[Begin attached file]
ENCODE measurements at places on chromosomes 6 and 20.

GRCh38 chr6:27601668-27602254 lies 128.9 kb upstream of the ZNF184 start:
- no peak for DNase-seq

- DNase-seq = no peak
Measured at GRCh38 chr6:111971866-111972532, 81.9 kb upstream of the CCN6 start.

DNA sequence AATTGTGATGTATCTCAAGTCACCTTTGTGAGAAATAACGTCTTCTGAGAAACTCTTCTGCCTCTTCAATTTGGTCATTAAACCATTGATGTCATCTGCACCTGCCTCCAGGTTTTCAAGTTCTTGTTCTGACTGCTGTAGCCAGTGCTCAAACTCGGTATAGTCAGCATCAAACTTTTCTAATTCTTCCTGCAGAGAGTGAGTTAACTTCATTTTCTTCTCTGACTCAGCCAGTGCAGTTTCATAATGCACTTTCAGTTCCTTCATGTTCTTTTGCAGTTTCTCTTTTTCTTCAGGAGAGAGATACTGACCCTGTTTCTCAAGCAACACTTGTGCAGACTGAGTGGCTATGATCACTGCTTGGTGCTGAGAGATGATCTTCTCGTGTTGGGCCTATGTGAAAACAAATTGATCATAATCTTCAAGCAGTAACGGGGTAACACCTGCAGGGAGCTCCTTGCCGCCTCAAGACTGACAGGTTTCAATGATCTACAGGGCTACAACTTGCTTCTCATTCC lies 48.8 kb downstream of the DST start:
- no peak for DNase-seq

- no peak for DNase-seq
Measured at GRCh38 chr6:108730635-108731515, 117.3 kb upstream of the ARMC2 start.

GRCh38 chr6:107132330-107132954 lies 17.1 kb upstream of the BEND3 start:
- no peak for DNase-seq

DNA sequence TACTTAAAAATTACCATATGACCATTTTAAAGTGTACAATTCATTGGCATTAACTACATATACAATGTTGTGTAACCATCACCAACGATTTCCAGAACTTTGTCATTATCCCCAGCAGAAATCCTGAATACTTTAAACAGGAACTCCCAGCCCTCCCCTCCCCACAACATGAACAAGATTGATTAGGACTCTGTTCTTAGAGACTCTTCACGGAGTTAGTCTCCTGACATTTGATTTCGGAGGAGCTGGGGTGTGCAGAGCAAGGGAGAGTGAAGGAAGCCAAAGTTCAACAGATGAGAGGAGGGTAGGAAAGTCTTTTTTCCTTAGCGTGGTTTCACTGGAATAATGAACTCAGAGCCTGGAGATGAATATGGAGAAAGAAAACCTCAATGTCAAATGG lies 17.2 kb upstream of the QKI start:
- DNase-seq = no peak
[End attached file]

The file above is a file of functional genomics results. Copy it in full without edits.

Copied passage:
ENCODE measurements at places on chromosomes 6 and 20.

GRCh38 chr6:27601668-27602254 lies 128.9 kb upstream of the ZNF184 start:
- no peak for DNase-seq

- DNase-seq = no peak
Measured at GRCh38 chr6:111971866-111972532, 81.9 kb upstream of the CCN6 start.

DNA sequence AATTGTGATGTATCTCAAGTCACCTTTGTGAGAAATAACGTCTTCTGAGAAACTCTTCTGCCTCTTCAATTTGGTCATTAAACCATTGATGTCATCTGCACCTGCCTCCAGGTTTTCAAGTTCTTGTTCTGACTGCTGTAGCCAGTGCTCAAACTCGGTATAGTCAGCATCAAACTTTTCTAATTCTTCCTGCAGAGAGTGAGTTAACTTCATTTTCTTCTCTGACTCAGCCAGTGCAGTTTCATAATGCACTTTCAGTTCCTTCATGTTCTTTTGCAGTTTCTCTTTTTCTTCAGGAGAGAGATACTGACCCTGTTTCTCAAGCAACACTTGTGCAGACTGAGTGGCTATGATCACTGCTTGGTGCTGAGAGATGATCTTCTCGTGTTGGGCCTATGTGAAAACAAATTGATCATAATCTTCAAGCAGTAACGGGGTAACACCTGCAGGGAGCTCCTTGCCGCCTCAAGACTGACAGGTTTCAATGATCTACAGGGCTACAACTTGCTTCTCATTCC lies 48.8 kb downstream of the DST start:
- no peak for DNase-seq

- no peak for DNase-seq
Measured at GRCh38 chr6:108730635-108731515, 117.3 kb upstream of the ARMC2 start.

GRCh38 chr6:107132330-107132954 lies 17.1 kb upstream of the BEND3 start:
- no peak for DNase-seq

DNA sequence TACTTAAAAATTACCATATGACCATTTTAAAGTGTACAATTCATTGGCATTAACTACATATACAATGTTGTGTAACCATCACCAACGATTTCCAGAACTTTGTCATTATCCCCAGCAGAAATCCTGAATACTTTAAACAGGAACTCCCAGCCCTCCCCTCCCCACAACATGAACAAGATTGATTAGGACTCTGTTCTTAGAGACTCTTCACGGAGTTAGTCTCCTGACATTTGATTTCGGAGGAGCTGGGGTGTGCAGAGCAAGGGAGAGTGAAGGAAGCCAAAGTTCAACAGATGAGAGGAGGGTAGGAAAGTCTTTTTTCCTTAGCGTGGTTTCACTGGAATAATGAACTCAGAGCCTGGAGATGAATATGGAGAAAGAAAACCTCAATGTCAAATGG lies 17.2 kb upstream of the QKI start:
- DNase-seq = no peak